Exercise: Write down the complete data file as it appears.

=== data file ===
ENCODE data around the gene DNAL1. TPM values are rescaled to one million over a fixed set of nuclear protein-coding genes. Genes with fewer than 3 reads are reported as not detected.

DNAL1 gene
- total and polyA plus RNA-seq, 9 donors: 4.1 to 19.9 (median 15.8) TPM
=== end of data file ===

ENCODE data around the gene DNAL1. TPM values are rescaled to one million over a fixed set of nuclear protein-coding genes. Genes with fewer than 3 reads are reported as not detected.

DNAL1 gene
- total and polyA plus RNA-seq, 9 donors: 4.1 to 19.9 (median 15.8) TPM